Teacher Notes



Teacher Notes
Publication No. 12625
Carbon Dating ActivitySuper Value GameMaterials Included In Kit
Picture tiles, laminated sheets, 10
Story tiles, laminated sheets, 10 Additional Materials Required
Glue stick
Paper, blank, 8" x 11", 4 sheets Scissors Tape Lab Hints
Correlation to Next Generation Science Standards (NGSS)^{†}Science & Engineering PracticesDeveloping and using modelsAsking questions and defining problems Planning and carrying out investigations Analyzing and interpreting data Using mathematics and computational thinking Engaging in argument from evidence Obtaining, evaluation, and communicating information Disciplinary Core IdeasMSESS1.C: The History of Planet EarthHSESS1.C: The History of Planet Earth Crosscutting ConceptsPatternsScale, proportion, and quantity Systems and system models Energy and matter Stability and change Performance ExpectationsMSPS12: Analyze and interpret data on the properties of substances before and after the substances interact to determine if a chemical reaction has occurred. Answers to Questions
ReferencesWe are grateful to Bob Becker, Kirkwood High School, Kirkwood, MO, for providing us with the idea and instructions for this activity. This activity has been adapted from Nuclear Chemistry, Volume 18 in the Flinn ChemTopic™ Labs series; Cesa, I., Editor; Flinn Scientific: Batavia, IL (2006). Recommended Products


Student Pages


Student PagesCarbon Dating ActivityIntroductionArchaeologists and geologists have been able to reconstruct some of the ancient history of the Earth by “dating” various artifacts. The predictable process of nuclear decay can be used to date objects made of wood or cloth based on the amount of radioactive carbon14 contained in the object. Concepts
BackgroundCosmic rays continually bombard the upper atmosphere of the Earth. The rays collide with gases producing neutrons, which in turn collide with nitrogen atoms to produce carbon14 and knock out a proton (Equation 1). {12625_Background_Equation_1}
Carbon14 is radioactive and decays to nitrogen14 by beta decay (Equation 2).
{12625_Background_Equation_2}
The halflife, t_{½}, of carbon14 is 5,730 years. The amount of carbon14 in the atmosphere remains relatively constant over time. This is because the rate at which carbon14 is produced is approximately equal to the rate at which it decays. During photosynthesis, plants take up carbon14, along with the much more abundant isotopes carbon12 and carbon13, in the form of carbon dioxide. The carbon14 is incorporated into starch molecules in plants. Plants are consumed by planteating animals, which are then consumed by carnivores. Over time, this will cause living organisms to achieve a steadystate ratio of carbon14 to carbon12, which remains constant until the organism dies. At the time of death, the level of carbon14 is approximately the same as the ratio of atmospheric carbon14. After an organism dies, the number of carbon14 atoms is depleted due to radio active decay, causing the carbon14 to carbon12 ratio to decrease. If the ratio of carbon14 to carbon12 is known for a similar living organism, the age of an artifact can be determined. This is done by measuring the amount of carbon14 in similar size samples of both the living organism and the artifact. As time passes, the amount of carbon14 in an artifact decreases according to the decay rate equation; {12625_Background_Equation_3}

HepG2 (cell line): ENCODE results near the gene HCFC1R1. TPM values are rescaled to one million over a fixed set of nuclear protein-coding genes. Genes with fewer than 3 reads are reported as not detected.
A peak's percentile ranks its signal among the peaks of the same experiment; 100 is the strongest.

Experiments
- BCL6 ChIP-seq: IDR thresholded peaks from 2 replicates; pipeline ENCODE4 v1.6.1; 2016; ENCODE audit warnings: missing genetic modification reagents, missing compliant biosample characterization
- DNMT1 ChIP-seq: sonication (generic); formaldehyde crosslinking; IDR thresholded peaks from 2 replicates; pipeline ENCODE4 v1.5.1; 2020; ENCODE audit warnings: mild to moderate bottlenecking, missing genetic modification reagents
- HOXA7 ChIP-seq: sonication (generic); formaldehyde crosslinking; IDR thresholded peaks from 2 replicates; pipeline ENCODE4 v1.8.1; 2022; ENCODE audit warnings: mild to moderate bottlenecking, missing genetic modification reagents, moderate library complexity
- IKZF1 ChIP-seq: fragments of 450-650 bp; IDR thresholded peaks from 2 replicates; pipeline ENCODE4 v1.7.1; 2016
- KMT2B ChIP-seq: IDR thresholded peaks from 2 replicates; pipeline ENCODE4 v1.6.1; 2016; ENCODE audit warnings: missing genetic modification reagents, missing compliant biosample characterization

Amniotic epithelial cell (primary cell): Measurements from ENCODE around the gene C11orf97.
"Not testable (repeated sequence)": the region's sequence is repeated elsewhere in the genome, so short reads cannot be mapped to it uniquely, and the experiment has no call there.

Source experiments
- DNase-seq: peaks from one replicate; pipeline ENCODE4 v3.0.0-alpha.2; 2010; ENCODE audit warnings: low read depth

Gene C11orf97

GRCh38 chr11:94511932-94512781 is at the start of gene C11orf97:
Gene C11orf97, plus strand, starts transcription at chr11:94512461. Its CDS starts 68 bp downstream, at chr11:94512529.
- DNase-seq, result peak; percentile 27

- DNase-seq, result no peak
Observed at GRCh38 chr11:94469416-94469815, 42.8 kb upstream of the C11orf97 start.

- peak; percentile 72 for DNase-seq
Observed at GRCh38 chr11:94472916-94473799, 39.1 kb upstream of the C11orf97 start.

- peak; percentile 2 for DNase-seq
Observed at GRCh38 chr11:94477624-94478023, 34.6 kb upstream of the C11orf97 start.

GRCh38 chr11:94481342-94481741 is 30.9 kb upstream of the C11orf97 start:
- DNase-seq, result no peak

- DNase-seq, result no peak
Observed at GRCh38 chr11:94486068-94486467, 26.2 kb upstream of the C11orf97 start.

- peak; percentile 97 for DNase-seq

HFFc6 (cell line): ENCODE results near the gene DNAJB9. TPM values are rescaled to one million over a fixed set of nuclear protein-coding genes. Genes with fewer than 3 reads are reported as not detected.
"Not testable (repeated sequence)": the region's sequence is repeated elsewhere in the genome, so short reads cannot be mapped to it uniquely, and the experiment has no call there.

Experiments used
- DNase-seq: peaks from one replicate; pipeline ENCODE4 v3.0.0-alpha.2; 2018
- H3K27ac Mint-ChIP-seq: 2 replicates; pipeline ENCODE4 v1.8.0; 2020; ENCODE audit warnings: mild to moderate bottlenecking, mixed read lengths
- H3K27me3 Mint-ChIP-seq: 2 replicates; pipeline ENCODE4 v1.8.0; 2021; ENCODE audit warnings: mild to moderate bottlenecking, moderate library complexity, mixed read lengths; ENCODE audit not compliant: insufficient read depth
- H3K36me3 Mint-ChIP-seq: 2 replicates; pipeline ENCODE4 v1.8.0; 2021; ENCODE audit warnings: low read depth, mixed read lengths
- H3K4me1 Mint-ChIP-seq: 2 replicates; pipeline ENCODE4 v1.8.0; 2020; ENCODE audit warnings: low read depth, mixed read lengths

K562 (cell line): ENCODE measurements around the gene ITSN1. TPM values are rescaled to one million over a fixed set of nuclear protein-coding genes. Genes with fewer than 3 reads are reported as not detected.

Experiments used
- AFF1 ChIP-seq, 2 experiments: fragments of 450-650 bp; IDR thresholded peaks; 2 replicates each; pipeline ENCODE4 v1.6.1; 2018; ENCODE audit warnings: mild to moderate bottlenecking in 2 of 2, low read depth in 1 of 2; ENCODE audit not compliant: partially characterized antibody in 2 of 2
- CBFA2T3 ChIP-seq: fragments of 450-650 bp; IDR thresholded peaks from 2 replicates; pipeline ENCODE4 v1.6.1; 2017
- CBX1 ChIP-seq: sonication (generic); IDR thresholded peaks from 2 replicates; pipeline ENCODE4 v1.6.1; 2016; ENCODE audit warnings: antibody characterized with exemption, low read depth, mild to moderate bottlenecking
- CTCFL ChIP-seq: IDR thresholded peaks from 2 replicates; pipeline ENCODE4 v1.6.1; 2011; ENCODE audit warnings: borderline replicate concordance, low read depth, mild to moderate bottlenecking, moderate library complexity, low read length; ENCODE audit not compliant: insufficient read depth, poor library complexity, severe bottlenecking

Where
^{14}C_{o} = initial amount of carbon14 {12625_Background_Equation_4}
For carbon14 (t_{½} = 5730 yrs), the value of the rate constant k is equal to {12625_Background_Equation_7} Rearranging Equation 3 to solve for t gives
{12625_Background_Equation_5}
Since the radioactivity of carbon14 is directly related to the number of carbon14 atoms, the measured radioactivity (A) in counts per minute can be substituted into Equation 5. Equation 5 is then simplified to Equation 6:
{12625_Background_Equation_6}
By measuring the carbon14 activity in similar sample sizes of organic material for both the current organism and the artifact, the age of the artifact can be calculated. After approximately six halflifes have passed (6 x 5730, or 35,000 years), the activity of carbon14 is reduced to near background radiation levels. Unless very sophisticated instrumentation is used, this limits the dating of artifacts by carbon14 measurements to those less than 35,000 years old. To date objects of much greater age, a different naturally occurring radioactive isotope with a much longer halflife is used. One such isotope that is used for rocks and minerals is potassium40. Potassium40 decays by beta emission to argon40, with a halflife of 1.3 x 10^{9} years. Since argon is a noble gas not naturally found in rock formations, the only source of trapped argon in minerals would be the result of potassium40 decay. By determining the ratio of argon40 to potassium40, the age of a rock and everything deposited around it, may be determined. Experiment OverviewThe purpose of this activity is to solve a carbon14 dating puzzle by arranging a set of story tiles and picture tiles in a logical sequence to explain the process of carbon14 dating. Materials
Blank paper, 8" x 11", 4 sheets
Glue stick Picture tiles, laminated sheet Scissors Story tiles, laminated sheet Tape Procedure
Student Worksheet PDF